Thursday, June 07, 2007

29 Full Grown Elephants? That’s a Lot of Books.

(Fountain Hills, AZ- June 5, 2007) The year 2006 saw 291,920 new titles released in the United States, according to Bowker, the world’s leading provider of bibliographic information. The number of new titles increased slightly from the 2005 level of 282,500, but didn't reach the level of 2004, an all time high of 295,523. If these numbers sound a little different than last year, they are. Bowker, in their news release of May 31, 2007, says "Due to a change in methodology this year to more accurately track and report on these figures, the statistics cited in this news release differ from the statistics cited in previous years." 291,920 titles is still quite a few books.

Dee Power, the author of The Making of a Bestseller, and the soon to be released The Publishing Primer: A Blueprint for an Author's Success, puts this number into perspective. If the books were shelved side by side one would need four and ½ miles of shelving. If the books were stacked one atop the other, they would reach almost 15 times higher than the world’s tallest building, the Taipei 101, which measures 1,677 feet. To transport one copy of each title, the vehicle would have to be capable of hauling 118 tons or 29 full grown elephants. Laying the books down in a straight line would require a little over 23 miles of railroad tracks.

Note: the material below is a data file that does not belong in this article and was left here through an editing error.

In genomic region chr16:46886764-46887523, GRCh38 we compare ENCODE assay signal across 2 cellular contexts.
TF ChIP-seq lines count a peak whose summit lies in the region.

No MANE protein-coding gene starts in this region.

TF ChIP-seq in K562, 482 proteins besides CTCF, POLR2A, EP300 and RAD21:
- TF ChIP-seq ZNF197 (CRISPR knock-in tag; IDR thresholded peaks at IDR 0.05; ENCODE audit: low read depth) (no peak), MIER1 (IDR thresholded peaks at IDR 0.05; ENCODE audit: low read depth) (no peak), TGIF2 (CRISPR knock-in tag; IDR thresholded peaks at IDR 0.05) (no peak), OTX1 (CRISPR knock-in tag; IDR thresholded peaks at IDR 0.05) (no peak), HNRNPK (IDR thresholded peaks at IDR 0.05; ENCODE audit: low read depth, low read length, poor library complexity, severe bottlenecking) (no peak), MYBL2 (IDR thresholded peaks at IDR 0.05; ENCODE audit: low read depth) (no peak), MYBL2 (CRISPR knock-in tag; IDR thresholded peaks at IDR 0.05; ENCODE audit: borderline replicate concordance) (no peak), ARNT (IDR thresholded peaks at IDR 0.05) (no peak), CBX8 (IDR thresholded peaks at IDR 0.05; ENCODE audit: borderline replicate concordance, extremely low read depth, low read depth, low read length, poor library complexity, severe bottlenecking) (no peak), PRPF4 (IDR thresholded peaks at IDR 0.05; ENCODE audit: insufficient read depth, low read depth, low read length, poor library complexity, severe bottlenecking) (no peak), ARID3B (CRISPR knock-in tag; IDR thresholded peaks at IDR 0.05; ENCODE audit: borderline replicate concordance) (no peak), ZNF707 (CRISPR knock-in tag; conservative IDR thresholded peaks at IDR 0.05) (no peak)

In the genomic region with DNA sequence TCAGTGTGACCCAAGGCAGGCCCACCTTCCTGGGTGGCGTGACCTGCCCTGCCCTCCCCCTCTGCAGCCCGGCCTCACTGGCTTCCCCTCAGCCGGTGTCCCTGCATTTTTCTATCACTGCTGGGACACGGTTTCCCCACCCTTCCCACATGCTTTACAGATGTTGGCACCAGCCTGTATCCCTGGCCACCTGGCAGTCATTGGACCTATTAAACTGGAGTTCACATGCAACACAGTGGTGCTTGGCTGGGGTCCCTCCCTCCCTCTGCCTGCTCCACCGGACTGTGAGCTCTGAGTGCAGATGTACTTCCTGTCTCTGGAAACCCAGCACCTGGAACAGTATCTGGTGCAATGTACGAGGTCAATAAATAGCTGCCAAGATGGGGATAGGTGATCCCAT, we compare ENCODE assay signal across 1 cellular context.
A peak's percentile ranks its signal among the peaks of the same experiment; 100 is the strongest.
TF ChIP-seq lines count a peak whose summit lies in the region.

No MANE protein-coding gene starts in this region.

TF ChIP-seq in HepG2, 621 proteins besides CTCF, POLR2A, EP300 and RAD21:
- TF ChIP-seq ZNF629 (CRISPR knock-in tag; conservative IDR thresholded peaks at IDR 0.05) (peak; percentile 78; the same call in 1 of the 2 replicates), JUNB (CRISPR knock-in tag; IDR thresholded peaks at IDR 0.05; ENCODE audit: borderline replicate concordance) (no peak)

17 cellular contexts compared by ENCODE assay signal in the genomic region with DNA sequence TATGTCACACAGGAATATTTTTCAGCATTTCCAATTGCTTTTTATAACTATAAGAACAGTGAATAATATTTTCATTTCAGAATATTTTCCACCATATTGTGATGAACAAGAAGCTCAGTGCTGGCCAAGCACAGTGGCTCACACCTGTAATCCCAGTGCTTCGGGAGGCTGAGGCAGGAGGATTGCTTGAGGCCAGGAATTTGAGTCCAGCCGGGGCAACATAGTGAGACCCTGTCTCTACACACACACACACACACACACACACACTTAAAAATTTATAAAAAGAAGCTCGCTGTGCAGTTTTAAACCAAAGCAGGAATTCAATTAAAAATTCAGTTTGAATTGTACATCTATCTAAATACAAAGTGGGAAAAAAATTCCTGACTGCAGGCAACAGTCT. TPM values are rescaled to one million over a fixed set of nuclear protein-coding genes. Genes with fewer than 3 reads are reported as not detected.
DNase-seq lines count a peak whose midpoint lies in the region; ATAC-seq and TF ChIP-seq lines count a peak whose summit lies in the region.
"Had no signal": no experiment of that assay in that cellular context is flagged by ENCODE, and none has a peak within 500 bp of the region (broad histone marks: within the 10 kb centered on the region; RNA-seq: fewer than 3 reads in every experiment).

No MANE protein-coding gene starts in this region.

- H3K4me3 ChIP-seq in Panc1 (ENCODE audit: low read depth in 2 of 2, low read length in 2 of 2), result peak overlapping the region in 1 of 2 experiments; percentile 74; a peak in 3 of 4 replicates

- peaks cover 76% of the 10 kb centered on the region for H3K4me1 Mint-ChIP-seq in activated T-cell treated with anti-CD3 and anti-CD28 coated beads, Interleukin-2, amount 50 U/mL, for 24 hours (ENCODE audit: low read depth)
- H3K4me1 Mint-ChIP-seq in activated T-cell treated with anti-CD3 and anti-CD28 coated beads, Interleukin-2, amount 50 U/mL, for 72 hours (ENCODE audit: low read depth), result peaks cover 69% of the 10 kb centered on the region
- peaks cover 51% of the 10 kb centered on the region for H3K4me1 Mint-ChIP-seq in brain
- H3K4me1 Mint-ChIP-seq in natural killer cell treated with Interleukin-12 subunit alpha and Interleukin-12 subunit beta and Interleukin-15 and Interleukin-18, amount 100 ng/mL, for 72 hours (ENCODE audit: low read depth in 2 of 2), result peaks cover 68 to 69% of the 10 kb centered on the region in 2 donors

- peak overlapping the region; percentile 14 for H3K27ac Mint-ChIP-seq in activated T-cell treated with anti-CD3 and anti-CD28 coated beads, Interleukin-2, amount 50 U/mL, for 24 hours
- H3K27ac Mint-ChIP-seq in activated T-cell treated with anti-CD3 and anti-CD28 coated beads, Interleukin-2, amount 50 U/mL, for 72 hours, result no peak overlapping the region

If an average person read a copy of each title, it would take them 249 years to get through the entire pile. If one cup of coffee was drunk while reading each book, nearly 18,245 gallons would be consumed by the time the last book had been read.

If a copy of each title was purchased at retail, the total expenditure would be enough to send 33 students to Harvard for four years.